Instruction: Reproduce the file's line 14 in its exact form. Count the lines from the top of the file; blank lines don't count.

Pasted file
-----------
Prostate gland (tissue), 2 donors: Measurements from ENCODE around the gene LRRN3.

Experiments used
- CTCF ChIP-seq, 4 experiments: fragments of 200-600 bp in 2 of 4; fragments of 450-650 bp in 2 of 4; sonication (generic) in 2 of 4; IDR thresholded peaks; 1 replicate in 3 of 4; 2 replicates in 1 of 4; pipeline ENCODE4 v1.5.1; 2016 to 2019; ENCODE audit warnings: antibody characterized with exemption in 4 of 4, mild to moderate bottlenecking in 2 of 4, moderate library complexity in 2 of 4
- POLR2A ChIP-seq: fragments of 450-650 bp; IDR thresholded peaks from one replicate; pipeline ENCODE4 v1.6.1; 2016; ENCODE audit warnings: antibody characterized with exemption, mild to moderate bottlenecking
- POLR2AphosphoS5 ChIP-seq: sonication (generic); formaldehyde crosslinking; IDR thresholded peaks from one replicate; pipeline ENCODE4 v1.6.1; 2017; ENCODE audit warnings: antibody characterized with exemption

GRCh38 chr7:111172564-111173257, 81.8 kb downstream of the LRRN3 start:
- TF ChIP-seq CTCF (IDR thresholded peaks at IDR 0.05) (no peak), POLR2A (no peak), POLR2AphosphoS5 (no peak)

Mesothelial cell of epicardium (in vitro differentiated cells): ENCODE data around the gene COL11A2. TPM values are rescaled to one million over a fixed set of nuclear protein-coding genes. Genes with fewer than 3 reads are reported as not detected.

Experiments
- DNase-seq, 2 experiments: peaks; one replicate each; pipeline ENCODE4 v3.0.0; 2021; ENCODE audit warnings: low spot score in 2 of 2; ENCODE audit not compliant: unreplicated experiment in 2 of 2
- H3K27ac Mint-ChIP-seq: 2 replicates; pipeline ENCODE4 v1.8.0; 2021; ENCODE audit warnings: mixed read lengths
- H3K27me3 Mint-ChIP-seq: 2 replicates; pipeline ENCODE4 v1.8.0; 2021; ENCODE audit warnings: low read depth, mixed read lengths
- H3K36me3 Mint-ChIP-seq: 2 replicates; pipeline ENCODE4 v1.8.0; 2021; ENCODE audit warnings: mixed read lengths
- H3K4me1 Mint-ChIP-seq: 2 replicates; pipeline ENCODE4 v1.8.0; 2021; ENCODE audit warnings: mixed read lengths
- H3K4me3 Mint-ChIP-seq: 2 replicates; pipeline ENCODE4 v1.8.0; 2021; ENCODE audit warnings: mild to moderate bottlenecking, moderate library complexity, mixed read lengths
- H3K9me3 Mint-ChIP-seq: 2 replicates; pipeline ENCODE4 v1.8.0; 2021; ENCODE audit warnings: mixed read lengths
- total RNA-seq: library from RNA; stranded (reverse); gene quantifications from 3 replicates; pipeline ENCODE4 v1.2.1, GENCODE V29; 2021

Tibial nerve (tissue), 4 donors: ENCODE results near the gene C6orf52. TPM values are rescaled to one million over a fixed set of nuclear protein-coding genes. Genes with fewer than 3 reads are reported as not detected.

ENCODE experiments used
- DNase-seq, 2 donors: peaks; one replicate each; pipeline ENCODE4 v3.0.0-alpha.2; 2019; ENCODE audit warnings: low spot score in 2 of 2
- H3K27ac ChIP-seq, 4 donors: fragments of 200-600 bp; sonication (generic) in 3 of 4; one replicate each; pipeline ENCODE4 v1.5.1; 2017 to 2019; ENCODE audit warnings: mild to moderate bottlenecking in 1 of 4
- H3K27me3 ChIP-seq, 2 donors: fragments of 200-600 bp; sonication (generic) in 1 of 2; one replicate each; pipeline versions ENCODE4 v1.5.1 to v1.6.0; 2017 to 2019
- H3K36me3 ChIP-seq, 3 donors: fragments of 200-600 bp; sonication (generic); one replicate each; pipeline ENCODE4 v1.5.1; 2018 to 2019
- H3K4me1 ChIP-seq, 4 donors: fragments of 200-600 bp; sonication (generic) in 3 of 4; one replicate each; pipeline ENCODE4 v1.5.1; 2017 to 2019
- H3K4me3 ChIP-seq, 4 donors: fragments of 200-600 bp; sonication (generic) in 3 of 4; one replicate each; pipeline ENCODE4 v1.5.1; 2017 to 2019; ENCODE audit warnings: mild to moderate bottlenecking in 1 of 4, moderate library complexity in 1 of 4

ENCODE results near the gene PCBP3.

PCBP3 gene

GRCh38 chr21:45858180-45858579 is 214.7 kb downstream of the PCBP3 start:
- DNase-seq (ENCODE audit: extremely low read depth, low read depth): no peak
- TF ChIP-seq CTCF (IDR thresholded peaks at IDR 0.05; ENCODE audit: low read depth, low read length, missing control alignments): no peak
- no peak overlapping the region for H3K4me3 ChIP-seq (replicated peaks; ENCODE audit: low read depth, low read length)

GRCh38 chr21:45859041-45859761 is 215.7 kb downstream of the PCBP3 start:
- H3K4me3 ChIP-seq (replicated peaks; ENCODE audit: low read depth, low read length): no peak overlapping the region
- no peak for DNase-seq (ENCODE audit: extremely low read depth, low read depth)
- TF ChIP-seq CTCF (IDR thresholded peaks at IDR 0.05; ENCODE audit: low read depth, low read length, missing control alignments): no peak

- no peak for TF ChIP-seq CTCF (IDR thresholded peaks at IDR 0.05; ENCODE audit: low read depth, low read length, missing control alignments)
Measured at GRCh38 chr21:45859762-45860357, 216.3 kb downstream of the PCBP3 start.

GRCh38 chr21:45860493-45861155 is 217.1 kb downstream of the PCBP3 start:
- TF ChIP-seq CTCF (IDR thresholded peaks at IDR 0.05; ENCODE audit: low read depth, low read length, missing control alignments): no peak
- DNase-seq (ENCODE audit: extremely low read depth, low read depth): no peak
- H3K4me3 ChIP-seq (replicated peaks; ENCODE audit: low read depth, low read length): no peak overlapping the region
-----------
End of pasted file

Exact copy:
- H3K4me1 Mint-ChIP-seq: 2 replicates; pipeline ENCODE4 v1.8.0; 2021; ENCODE audit warnings: mixed read lengths